Planes, trains or automobiles. Which is your favorite means of transportation? Most Americans, I think will say the car. The symbol of freedom. Hitting the open road, nothing in front of us but the horizon. Don’t get me wrong I got my first car at age 17. I certainly love having that freedom. But after spending 3 months in Europe traveling mostly by train, I changed my mind. Maybe it’s just me reminiscing about that European adventure. Maybe not.
We’ve taken a few trips by train lately and our kids are begging for more. I can’t blame them though. I fell in love with traveling by train that summer in Europe. Train travel in Europe is cost-effective, reliable and goes almost everywhere. I really enjoyed sitting back, relaxing and looking out the window at the beautiful scenery as it went by. I didn’t have to stress about driving on the narrow roads of Europe nor did I need to worry about the expense of it.
Here in the US train travel isn’t as popular or readily accessible as in Europe. I think it’s a real shame. Thankfully we live just outside of Boston and are able to take advantage of Amtrak’s service and we’ve done just that. We’ve taken the train down to New York City several times as well as to Philadelphia, PA, and Washington DC. My kids love it. We travel first class so we sit in the Amtrak waiting rooms and have the porter take care of our luggage. This is a bit of a perk; I’ll admit but it’s worth it. The seats are assigned just like on a plane and since there are 4 of us, we get a ‘booth’ with a table between us. This works to our advantage since the girls love to draw or color. It also helps when we eat to have a table between us.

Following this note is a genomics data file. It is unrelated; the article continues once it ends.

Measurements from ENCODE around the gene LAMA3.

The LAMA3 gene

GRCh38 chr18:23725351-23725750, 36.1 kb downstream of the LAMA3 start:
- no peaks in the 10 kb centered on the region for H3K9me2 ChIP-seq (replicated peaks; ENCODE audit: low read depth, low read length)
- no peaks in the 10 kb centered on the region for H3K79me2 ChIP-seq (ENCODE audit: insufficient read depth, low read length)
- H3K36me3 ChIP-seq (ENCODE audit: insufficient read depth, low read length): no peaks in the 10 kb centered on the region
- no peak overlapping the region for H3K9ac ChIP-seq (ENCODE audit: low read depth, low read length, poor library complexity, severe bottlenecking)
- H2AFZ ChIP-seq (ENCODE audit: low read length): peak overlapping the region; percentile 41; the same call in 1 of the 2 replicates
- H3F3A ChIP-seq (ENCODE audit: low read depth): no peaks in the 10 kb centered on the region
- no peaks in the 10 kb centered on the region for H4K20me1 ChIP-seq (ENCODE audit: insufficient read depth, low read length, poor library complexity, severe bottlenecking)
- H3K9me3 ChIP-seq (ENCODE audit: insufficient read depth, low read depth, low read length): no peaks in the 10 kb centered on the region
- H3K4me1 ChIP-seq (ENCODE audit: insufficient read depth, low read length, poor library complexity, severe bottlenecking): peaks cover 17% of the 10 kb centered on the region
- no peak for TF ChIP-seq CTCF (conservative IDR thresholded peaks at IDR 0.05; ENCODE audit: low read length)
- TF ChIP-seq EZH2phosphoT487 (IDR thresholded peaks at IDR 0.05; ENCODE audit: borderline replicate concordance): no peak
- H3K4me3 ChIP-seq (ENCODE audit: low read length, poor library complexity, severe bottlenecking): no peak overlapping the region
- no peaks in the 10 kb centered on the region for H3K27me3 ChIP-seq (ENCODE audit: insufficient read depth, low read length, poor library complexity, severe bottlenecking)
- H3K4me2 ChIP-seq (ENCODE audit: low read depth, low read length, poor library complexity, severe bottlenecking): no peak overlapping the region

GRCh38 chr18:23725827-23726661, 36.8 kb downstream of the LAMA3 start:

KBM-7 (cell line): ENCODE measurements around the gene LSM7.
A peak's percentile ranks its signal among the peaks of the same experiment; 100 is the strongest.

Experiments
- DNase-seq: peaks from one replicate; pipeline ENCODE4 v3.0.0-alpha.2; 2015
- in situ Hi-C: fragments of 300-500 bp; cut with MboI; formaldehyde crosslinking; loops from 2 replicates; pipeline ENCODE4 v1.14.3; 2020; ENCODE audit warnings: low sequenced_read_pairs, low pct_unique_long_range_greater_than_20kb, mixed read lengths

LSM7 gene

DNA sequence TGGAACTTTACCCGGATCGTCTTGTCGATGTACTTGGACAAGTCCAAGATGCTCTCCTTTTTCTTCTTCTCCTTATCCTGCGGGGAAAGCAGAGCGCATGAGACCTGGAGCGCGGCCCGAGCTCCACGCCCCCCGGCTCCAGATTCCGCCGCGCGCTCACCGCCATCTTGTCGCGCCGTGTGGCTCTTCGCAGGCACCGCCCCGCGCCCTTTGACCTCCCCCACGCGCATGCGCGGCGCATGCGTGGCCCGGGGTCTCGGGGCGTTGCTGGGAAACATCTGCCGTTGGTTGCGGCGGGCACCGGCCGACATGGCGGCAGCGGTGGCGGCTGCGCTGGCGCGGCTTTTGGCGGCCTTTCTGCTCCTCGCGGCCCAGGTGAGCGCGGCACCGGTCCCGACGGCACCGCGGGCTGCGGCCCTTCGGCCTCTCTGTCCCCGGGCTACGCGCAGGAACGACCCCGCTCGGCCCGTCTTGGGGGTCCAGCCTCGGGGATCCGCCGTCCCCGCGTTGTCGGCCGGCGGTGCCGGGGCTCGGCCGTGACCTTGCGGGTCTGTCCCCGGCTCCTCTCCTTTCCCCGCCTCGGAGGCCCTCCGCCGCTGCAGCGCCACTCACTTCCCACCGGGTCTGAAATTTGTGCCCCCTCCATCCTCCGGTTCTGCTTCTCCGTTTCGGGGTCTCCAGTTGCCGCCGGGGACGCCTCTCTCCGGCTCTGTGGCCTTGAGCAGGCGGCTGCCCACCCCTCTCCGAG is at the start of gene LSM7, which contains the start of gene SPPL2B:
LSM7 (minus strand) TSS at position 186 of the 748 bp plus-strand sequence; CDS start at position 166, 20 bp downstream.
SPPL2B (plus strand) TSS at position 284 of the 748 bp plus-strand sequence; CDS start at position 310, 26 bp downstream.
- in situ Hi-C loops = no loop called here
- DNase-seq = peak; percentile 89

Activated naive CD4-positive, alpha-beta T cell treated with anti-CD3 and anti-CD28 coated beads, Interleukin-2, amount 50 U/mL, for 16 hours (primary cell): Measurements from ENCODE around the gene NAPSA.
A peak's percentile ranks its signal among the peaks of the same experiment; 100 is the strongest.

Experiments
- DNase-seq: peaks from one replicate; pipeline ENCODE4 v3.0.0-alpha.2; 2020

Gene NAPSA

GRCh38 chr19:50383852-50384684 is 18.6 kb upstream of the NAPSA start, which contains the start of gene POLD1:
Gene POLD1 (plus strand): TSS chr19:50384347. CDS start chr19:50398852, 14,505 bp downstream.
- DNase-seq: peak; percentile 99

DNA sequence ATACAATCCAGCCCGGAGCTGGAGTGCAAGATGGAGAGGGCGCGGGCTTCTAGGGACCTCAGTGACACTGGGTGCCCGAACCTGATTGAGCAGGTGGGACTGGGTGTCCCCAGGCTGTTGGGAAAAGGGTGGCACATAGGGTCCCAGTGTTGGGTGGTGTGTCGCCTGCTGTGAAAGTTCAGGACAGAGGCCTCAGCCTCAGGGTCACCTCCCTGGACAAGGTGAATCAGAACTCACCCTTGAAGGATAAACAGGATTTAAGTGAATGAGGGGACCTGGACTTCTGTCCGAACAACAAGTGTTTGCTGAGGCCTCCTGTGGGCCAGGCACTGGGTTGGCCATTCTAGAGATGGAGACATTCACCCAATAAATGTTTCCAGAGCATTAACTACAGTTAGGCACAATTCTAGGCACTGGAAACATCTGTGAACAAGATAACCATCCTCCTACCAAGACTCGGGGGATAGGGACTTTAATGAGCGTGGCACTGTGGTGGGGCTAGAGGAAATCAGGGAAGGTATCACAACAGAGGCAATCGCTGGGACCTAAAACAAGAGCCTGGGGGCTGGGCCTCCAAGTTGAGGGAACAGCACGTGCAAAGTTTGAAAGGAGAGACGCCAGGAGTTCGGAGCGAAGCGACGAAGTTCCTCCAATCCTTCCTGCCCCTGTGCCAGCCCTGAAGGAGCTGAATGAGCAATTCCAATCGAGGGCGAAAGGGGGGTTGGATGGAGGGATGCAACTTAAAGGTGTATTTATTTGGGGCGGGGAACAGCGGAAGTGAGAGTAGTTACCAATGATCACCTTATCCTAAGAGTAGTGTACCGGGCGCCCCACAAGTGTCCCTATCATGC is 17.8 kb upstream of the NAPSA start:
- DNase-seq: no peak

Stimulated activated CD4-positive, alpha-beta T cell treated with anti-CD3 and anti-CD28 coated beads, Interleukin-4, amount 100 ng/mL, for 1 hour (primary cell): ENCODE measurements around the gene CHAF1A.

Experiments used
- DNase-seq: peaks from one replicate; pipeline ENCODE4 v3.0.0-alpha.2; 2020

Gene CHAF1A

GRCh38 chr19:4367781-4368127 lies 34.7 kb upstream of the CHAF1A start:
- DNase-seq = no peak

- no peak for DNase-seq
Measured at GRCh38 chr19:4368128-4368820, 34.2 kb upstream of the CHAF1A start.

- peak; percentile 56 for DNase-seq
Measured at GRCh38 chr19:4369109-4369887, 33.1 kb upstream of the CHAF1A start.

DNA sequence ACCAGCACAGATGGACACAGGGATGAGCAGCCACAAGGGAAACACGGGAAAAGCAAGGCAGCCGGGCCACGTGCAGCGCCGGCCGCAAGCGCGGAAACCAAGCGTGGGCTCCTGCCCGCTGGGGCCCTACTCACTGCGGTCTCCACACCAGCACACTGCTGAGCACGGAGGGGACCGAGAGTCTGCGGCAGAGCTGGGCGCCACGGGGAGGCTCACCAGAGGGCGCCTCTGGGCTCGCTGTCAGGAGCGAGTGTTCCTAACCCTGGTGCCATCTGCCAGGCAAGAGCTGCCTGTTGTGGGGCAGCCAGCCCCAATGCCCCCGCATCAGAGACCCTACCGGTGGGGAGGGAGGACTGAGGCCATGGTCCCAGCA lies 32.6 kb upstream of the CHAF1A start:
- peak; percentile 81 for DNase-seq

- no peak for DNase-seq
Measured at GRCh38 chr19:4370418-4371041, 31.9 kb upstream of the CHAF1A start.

I think Clint likes taking the train because he can relax. We also bypass all the traffic. We’ve saved ourselves a lot of traffic aggravation taking the train during holiday times. The traffic from Boston to NY before and after Thanksgiving Day would have anyone frustrated. Once we spent 4 hours to go 10 miles on our way to my cousin’s house in lower Westchester County, NY. The full drive from our house to their house is (without traffic) 3 hours and 36 minutes. You can see why we love taking the train. And with the girls connected with their apps, podcasts and audible stories, we’re all set.
For me, another perk of taking trains is enjoying the architecture of the stations. The stations are from a bygone era in our nation’s history of architecture. The grandness of the architecture and the style takes us back to when there was a bit of opulence in the states. One only has to think of the roaring 20s to know the style of the time. People ‘dressed’ to travel. It was after all, expensive to travel.
The architectural style mostly in use when train stations like Grand Central or Penn Station (New York City) or Washington DC’s Union Station were built is called Beaux- Arts. A more opulent time in our history for certain. Nowadays it is expensive to keep up with the maintenance of the buildings, but I have to admit, I’m glad they are kept up. To learn more about the history of Grand Central Station and some fun facts, take this self-guided walking tour.